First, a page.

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Ok, this may be a ridiculous question and if so, you guys will shut it down. But I didn't know where else to ask it-it certainly doesn't belong on Math Overflow. Does anyone know if anyone ever succeeded in writing a complete solutions manual to the VERY difficult problems in G.H. Hardy's PURE MATHEMATICS?

If it's never been done, it would make a fantastic addition to my publishing company. But if one exists already, I'd hate to invest the time and effort.

Anyone know? Particularly the analysts from the UK.........?

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    $\begingroup$ Have you figured out which editions are out of copyright under which countries' laws? This would be a derived work under US law, so I don't think you can do, e.g., a solutions manual for the 1952 edition legally under US law. $\endgroup$ – Ben Crowell Oct 15 '18 at 2:43
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    $\begingroup$ it would make a fantastic addition to my publishing company --- I suspect you would need to find someone independently wealthy with a HUGE amount of time on their hands to carry this out, because a publishable job on something like this would probably take at least a couple of years, and there are still probably going to be many problems for which a person working on this will not be able to come up with an intended solution, at least not someone who would be willing to ditch 2 years of research productivity (and likely skimping of teaching duties) for such a project. $\endgroup$ – Dave L Renfro Oct 15 '18 at 8:14
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    $\begingroup$ @DaveLRenfro: Sounds like the practicable way of doing this project would be to crowdsource it, but the only way that would attract participation would be if the resulting work was available under some kind of open-source license. Then it would be a fun "barn-raising" project for people to participate in without pay, in their spare time (same dynamic as Wikipedia in its early days). I don't know whether that's compatible with the commercial motivation suggested by the OP's reference to "my publishing company." Open source can be profitable, but the business has to have the right orientation. $\endgroup$ – Ben Crowell Oct 15 '18 at 21:14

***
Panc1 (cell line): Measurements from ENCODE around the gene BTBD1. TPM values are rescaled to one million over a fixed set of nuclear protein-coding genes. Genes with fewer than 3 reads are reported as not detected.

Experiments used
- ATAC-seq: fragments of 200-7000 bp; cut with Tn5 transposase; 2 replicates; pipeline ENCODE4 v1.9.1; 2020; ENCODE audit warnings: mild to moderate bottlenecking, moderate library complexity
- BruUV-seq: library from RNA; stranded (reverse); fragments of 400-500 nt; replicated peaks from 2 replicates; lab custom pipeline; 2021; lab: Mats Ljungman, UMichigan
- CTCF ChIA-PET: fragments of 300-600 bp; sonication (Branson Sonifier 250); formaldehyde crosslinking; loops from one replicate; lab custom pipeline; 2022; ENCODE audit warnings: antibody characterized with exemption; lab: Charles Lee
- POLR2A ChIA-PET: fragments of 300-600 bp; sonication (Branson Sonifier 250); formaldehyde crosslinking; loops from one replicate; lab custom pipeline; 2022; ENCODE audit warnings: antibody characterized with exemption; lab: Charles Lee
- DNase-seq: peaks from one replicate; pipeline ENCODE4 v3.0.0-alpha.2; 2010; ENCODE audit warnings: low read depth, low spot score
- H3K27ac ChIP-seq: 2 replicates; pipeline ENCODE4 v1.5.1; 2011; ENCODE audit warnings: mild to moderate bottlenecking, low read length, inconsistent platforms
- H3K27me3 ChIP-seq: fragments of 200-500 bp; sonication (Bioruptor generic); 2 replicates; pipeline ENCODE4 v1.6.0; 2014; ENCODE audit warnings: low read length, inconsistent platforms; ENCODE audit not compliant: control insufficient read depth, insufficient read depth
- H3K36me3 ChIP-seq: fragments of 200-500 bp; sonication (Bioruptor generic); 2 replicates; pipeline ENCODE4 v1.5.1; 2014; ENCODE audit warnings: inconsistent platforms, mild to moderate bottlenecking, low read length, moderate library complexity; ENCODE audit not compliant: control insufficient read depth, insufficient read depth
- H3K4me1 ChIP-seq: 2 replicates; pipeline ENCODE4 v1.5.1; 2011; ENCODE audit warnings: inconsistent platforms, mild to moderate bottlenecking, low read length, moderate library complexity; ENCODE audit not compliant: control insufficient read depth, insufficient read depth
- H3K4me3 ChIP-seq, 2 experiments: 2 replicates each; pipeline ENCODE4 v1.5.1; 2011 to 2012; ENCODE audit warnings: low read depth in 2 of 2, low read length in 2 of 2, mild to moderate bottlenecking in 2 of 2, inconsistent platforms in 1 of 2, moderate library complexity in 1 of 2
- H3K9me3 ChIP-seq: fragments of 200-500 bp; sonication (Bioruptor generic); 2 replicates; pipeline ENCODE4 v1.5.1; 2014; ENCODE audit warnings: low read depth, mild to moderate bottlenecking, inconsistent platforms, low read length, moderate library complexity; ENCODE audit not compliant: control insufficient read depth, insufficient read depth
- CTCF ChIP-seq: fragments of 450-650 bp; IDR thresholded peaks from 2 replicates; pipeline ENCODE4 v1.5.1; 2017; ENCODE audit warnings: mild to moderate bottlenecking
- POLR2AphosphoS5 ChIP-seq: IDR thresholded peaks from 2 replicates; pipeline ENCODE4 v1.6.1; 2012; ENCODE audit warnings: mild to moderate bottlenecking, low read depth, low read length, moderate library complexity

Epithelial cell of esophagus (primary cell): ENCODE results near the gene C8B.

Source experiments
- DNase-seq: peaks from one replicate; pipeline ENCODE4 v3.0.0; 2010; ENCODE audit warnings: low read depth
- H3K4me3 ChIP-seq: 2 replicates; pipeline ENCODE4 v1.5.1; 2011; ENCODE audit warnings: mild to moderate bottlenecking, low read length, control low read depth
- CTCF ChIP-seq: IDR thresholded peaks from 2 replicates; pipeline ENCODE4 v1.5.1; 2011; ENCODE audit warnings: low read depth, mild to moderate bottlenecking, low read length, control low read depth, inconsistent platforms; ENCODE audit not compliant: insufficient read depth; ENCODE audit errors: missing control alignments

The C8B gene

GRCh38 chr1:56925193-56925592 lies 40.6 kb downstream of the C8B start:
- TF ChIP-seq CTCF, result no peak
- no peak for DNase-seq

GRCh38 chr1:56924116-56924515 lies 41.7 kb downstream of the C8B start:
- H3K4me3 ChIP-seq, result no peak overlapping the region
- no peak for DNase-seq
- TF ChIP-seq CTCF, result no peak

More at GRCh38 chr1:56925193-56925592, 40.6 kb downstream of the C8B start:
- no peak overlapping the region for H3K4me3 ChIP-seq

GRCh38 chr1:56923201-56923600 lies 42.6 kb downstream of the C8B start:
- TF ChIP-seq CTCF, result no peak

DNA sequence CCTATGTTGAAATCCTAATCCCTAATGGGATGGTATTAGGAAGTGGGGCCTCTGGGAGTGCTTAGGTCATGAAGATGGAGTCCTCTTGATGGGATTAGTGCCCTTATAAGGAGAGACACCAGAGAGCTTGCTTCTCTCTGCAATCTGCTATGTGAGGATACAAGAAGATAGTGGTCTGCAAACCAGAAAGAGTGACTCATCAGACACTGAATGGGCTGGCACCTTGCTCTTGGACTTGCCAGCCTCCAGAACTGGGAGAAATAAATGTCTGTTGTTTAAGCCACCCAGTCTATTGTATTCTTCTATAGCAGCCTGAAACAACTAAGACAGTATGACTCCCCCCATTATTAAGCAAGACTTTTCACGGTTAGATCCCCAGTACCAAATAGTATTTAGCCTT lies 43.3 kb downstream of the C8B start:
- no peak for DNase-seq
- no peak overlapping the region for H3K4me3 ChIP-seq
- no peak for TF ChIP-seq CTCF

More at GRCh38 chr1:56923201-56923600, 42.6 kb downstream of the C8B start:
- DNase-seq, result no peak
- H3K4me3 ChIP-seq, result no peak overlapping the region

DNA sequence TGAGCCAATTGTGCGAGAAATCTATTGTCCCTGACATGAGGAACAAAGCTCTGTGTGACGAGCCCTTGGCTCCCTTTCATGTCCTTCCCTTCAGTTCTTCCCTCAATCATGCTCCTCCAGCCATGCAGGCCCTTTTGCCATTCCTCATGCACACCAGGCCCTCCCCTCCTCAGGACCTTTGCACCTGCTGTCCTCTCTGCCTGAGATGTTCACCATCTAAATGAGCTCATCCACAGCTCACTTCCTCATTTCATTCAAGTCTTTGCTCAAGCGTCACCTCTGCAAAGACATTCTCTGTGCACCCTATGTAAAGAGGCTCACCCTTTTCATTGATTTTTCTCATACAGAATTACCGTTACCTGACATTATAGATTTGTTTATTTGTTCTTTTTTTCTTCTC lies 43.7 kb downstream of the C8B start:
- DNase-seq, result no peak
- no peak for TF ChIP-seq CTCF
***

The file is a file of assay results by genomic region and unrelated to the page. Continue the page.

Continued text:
• $\begingroup$ Sigh. Can't win. But I think it still be worth doing as a project for the mathematical community at large, so the book can become more useable by many modern students. The exercises usually discourage many students that pick it up. $\endgroup$ – The Mathemagician Oct 16 '18 at 6:51
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    $\begingroup$ You know, I've been hearing this argument since I was a beginning undergrad in math-I didn't believe it then and I still don't believe it. The reasons I don't believe it is a) Adults are supposed to realize you don't learn anything by just looking up solutions to questions. b) The solutions are supposed to be there for when you've exhausted all available time and effort trying and you've come up against a deadline. c) It's not enough to know you got the answer wrong, it's important to know WHY it's wrong and for beginners, they need a full solution for that. $\endgroup$ – The Mathemagician Oct 17 '18 at 3:41

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